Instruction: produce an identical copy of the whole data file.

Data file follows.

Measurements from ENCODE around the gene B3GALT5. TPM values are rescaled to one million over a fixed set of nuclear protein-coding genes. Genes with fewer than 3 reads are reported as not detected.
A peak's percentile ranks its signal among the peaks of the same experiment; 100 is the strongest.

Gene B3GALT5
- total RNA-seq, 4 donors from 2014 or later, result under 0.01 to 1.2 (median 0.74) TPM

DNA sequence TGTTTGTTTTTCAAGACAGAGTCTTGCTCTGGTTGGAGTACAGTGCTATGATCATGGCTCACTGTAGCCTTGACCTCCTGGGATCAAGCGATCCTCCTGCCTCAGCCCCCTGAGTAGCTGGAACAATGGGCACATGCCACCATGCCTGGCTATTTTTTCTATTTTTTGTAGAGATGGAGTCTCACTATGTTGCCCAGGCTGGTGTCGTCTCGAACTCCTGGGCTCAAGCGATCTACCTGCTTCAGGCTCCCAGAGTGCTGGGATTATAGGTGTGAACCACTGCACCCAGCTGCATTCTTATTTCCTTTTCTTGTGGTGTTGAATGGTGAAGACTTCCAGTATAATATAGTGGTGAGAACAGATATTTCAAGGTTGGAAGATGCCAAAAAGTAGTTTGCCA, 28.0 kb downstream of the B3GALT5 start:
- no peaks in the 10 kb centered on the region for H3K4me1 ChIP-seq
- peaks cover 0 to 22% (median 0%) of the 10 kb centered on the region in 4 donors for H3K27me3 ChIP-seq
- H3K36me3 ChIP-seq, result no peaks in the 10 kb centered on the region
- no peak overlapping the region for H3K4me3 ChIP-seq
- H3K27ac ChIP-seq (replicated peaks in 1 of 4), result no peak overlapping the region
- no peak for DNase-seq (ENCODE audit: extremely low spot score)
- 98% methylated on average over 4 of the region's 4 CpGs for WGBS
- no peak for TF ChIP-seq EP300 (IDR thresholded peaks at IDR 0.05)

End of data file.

Measurements from ENCODE around the gene B3GALT5. TPM values are rescaled to one million over a fixed set of nuclear protein-coding genes. Genes with fewer than 3 reads are reported as not detected.
A peak's percentile ranks its signal among the peaks of the same experiment; 100 is the strongest.

Gene B3GALT5
- total RNA-seq, 4 donors from 2014 or later, result under 0.01 to 1.2 (median 0.74) TPM

DNA sequence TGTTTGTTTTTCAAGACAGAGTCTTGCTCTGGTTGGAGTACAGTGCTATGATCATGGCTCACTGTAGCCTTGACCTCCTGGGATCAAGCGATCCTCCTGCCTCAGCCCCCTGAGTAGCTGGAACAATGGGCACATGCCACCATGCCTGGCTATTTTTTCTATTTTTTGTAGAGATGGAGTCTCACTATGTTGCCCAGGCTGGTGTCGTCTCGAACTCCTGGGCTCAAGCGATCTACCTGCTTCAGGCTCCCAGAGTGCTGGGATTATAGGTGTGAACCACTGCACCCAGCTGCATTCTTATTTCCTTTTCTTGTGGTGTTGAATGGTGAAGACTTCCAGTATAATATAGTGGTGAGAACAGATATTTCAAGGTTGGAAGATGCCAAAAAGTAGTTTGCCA, 28.0 kb downstream of the B3GALT5 start:
- no peaks in the 10 kb centered on the region for H3K4me1 ChIP-seq
- peaks cover 0 to 22% (median 0%) of the 10 kb centered on the region in 4 donors for H3K27me3 ChIP-seq
- H3K36me3 ChIP-seq, result no peaks in the 10 kb centered on the region
- no peak overlapping the region for H3K4me3 ChIP-seq
- H3K27ac ChIP-seq (replicated peaks in 1 of 4), result no peak overlapping the region
- no peak for DNase-seq (ENCODE audit: extremely low spot score)
- 98% methylated on average over 4 of the region's 4 CpGs for WGBS
- no peak for TF ChIP-seq EP300 (IDR thresholded peaks at IDR 0.05)